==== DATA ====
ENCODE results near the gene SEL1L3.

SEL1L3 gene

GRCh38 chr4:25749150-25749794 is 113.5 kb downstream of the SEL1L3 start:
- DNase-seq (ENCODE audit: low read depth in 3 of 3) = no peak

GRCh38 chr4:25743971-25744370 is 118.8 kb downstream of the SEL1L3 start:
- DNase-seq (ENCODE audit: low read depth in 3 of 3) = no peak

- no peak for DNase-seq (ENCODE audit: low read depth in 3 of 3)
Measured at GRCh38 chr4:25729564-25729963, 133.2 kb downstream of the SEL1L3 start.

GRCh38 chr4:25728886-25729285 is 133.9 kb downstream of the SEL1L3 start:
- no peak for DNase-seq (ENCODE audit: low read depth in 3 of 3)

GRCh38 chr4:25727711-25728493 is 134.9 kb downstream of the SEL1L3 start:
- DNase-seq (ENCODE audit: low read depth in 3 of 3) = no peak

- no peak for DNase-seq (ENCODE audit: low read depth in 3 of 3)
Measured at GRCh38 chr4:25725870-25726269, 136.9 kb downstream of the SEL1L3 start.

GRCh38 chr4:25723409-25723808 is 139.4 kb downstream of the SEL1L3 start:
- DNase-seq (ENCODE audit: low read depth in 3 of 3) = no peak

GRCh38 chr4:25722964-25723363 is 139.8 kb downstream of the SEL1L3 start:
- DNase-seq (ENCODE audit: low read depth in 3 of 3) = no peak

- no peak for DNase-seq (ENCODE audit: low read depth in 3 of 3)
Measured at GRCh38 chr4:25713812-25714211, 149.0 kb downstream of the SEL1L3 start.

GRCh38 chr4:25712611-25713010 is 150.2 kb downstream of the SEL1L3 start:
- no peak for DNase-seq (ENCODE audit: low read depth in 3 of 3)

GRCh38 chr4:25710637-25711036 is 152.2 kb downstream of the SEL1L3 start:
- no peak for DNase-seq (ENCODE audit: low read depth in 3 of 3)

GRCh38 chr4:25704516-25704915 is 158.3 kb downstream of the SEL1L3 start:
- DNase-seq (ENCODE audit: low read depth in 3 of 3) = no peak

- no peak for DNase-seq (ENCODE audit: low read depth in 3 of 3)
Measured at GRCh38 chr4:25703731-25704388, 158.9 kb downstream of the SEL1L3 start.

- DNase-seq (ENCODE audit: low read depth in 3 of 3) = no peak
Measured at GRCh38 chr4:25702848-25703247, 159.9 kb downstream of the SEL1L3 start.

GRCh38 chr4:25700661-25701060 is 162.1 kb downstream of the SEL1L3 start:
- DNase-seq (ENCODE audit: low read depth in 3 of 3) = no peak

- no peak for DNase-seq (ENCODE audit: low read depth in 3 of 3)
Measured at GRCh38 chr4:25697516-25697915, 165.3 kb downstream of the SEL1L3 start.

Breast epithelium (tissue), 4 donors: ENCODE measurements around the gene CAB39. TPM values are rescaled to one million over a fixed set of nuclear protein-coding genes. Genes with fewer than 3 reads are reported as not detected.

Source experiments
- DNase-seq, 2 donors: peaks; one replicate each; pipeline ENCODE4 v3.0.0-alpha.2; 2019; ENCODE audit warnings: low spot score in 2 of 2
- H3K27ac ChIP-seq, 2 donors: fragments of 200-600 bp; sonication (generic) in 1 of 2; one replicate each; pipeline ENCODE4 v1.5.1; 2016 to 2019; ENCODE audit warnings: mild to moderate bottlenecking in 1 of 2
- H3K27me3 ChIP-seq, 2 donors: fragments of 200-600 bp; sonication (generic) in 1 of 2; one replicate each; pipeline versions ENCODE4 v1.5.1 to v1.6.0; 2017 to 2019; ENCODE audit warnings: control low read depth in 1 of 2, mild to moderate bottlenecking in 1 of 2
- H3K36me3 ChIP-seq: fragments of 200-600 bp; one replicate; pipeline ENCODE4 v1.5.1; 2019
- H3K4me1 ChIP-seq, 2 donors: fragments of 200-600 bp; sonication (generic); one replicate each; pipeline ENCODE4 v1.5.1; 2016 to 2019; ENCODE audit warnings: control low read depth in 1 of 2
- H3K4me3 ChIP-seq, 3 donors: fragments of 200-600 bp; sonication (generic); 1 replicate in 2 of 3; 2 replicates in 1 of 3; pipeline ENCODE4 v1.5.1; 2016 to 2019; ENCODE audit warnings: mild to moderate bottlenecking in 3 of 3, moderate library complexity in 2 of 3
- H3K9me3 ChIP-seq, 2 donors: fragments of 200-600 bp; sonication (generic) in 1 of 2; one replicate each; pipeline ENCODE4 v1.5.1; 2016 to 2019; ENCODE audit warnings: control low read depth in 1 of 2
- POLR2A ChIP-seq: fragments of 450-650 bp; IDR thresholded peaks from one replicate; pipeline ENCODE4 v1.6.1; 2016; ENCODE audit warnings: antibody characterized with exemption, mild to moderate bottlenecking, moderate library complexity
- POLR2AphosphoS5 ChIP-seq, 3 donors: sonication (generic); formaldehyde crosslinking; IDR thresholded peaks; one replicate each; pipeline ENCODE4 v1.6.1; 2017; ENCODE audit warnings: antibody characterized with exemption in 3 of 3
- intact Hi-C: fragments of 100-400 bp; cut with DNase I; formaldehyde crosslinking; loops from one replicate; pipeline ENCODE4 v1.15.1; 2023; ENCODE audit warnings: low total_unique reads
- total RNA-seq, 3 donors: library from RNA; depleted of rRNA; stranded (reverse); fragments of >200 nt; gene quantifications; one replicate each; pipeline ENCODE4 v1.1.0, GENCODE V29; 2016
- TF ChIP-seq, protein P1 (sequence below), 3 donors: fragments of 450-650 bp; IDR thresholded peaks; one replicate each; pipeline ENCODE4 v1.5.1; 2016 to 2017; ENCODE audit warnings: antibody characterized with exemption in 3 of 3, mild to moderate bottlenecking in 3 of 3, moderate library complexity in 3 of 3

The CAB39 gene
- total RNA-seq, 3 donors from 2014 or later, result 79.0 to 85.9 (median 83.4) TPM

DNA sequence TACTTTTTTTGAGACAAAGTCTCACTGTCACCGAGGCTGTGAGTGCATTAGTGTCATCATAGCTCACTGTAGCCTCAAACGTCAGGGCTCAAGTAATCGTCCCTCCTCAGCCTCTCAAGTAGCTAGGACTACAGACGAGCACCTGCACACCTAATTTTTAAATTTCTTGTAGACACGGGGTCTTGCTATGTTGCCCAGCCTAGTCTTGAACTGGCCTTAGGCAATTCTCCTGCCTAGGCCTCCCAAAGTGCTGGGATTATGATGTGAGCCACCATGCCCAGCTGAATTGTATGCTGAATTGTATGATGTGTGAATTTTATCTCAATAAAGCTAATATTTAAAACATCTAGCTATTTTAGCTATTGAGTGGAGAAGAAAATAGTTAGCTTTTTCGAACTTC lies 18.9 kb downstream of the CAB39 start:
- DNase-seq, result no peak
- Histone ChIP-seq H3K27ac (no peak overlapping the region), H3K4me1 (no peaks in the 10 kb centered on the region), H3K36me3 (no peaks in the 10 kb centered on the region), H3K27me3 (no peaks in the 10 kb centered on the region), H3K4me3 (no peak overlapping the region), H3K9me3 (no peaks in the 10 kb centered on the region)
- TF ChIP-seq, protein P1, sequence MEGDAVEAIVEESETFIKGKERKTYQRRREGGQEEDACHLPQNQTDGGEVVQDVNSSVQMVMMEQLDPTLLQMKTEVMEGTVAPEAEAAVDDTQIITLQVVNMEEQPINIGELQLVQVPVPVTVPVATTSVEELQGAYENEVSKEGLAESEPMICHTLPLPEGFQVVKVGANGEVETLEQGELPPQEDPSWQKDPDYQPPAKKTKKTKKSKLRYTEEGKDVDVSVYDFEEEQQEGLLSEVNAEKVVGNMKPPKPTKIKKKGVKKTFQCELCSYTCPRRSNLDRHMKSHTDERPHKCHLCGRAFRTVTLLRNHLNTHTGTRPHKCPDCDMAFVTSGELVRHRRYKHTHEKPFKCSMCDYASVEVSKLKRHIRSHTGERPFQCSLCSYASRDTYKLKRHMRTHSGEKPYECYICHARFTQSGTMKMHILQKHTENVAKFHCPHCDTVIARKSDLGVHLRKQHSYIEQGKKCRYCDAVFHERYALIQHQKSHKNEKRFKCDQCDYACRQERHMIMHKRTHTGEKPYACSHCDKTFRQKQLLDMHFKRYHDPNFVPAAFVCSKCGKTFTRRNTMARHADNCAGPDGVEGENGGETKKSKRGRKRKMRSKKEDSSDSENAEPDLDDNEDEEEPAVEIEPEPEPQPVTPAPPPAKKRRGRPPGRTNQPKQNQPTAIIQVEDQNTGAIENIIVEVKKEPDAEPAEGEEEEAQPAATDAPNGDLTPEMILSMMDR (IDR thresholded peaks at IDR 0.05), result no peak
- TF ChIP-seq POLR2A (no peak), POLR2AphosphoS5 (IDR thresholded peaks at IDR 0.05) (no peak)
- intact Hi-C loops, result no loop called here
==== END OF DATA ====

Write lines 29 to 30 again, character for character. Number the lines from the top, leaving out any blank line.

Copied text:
- DNase-seq (ENCODE audit: low read depth in 3 of 3) = no peak
Measured at GRCh38 chr4:25702848-25703247, 159.9 kb downstream of the SEL1L3 start.